I had been in the Pentagon as Secretary of the Navy during the course of the negotiation of the ABM Treaty. As such, I have spent a good deal of my career, beginning with the inception of that treaty to date, in trying to analyze it and defend it. I think it is a valuable part of our overall arms control relationship with the then-Soviet Union and today Russia. But there is a limit to which that treaty should be applied to other activities that this Nation must now undertake--activities that were not contemplated at the time the treaty was negotiated.

One of those activities--and I do not know of a more important one--is to protect the men and women of the Armed Forces when they are deployed abroad, and any number of civilians in their positions abroad, from the ever-growing threat of short-range ballistic missiles .

Hopefully, this year we will forge ahead and finally clarify--clarify--the misunderstandings about what the ABM Treaty was intended to do and what it was not intended to do on this issue. I have talked to so many of my colleagues who were in that delegation a quarter of a century ago who had a primary responsibility for the ABM Treaty. One after one they will tell you that they never envisioned at that time, from a technological standpoint, this new class of weapons, namely, the short-range ballistic missiles , and that that treaty was never intended to apply to those missiles .

As the Senator from Delaware said, there will be another day on which we can have that debate on the issue of that treaty's application to the current research and development now underway to develop and deploy those systems desperately needed in the Armed Forces of the United States to protect us from the short-range threat, an ever-growing threat, which is proliferating across the world.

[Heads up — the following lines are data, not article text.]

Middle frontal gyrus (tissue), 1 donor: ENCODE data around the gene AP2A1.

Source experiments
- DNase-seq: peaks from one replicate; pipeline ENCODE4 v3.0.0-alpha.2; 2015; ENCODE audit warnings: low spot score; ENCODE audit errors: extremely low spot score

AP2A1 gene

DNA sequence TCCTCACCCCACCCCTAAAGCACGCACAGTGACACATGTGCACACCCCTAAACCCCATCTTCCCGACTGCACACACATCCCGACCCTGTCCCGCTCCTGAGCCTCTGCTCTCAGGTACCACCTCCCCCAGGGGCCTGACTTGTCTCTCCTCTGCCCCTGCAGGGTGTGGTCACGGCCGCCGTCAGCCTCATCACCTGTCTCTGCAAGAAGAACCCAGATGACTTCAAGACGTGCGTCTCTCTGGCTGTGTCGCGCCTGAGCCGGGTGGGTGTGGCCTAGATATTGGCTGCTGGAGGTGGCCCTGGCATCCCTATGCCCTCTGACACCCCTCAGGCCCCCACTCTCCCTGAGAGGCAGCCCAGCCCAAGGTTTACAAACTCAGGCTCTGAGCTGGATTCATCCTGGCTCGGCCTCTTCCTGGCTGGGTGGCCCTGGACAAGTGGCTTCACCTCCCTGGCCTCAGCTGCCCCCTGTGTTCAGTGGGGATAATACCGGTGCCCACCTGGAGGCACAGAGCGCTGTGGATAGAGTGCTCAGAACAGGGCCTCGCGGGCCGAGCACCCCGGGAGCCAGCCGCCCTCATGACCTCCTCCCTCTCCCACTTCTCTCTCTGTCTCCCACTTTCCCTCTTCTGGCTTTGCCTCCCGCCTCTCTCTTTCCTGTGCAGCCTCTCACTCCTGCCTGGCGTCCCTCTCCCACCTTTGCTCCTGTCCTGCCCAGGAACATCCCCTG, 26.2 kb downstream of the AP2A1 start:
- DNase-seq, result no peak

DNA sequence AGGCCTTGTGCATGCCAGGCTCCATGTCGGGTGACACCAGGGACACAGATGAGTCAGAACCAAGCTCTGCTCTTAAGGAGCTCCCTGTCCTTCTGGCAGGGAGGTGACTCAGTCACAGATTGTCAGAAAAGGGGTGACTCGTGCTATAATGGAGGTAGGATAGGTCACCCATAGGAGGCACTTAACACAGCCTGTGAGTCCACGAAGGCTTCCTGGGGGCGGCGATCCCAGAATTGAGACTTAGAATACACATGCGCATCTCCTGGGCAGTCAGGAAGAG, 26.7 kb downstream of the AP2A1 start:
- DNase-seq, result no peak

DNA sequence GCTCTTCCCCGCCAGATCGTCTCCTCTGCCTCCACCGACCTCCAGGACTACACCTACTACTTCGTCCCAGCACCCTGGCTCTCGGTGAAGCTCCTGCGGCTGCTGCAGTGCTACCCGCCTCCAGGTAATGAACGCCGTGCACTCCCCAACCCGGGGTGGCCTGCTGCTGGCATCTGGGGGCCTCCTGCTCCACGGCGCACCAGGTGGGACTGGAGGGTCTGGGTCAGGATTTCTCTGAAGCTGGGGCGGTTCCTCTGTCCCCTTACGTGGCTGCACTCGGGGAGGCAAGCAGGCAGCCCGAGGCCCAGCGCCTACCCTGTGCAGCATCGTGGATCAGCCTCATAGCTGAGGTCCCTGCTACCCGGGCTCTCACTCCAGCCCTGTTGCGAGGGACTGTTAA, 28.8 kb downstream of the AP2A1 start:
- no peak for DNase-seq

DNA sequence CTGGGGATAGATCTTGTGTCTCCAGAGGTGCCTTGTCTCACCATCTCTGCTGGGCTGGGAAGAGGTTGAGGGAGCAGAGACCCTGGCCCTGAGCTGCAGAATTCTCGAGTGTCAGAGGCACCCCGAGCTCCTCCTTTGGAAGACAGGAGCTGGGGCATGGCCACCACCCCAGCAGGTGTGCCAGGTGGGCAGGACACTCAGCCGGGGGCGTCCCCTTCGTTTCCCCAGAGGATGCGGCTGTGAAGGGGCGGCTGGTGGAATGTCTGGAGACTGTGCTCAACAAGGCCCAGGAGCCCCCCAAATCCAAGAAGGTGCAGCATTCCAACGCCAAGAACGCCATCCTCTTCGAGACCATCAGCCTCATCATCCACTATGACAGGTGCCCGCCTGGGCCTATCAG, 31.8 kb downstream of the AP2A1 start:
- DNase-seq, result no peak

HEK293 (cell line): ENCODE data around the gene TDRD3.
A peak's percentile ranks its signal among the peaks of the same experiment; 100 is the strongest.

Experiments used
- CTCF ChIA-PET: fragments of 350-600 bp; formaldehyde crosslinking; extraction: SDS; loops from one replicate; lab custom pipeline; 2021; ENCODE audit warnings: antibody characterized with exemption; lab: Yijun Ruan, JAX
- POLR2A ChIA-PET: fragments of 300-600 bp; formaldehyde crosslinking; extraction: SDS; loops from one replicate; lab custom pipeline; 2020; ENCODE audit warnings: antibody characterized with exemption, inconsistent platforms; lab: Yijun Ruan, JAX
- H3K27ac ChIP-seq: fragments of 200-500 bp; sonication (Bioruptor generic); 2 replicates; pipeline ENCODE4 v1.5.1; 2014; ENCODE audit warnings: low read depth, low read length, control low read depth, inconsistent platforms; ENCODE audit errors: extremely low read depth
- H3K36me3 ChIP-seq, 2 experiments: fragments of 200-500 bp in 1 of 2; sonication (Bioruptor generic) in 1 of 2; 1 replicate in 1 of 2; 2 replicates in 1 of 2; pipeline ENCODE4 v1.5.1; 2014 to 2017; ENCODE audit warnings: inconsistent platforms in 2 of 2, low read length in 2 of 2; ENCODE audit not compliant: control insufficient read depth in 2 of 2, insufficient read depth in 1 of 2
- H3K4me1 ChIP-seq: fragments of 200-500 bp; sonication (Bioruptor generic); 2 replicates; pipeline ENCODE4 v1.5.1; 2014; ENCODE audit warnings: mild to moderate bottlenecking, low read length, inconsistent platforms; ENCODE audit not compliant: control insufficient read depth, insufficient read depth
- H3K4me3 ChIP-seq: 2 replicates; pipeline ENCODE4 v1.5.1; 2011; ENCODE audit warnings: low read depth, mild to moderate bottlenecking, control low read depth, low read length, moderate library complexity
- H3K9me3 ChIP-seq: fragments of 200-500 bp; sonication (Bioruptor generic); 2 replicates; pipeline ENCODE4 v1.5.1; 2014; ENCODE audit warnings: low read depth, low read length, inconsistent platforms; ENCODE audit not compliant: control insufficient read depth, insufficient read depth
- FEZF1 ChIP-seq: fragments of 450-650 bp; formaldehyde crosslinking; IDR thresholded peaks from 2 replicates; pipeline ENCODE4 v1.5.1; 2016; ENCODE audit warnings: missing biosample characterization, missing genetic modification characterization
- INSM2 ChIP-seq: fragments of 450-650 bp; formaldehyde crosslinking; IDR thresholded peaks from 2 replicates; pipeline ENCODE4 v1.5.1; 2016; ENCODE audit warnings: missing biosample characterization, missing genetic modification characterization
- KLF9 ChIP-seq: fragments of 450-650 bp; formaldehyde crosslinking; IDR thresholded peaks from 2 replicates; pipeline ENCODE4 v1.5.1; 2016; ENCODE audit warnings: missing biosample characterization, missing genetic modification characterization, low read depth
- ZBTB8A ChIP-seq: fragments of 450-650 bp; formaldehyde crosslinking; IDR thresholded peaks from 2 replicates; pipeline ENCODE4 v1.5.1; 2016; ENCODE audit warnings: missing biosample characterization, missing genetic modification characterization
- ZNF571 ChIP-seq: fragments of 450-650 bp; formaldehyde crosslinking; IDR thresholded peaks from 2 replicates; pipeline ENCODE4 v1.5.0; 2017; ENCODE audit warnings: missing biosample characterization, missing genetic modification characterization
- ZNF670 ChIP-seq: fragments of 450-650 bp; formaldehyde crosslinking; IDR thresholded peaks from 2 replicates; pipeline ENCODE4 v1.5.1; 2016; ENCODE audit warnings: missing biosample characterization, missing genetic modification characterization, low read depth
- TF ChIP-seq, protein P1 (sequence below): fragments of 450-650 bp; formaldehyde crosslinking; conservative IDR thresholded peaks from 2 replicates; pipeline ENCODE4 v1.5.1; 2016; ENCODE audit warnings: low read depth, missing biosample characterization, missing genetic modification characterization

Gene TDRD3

The Foreign Relations Committee did precisely what it should have done: included in as condition 9 the protection of future debate on the ABM Treaty such that the U.S. Senate can make the decisions as to whether or not there are successions to the ABM Treaty by other nations.

The ABM Treaty was contemplated, negotiated, and signed as a bilateral treaty. It was approved by the Senate as a bilateral treaty. It strains credibility for the administration to now argue that the conversion of that treaty from a bilateral to a multilateral treaty is not a `significant' change to warrant Senate advice and consent.

At the time this treaty was negotiated, no one involved in the negotiations could ever have envisioned the dissolution of the Soviet Union in their lifetimes--much less within 20 years. Likewise, technical advances in the areas of both strategic offensive and defensive systems could not be adequately anticipated. That is why the treaty has provisions for amendment to adapt it to changing times circumstances, and technologies. I am personally of the view that this treaty should have been--and still needs to be--amended to allow the United States to protect its citizens, stationed abroad from short-range ballistic missile attacks which were not contemplated 25 years ago. But I also strongly believe that any amendment which alters U.S. rights and obligations--any substantive changes--must be submitted to the Senate for advice and consent.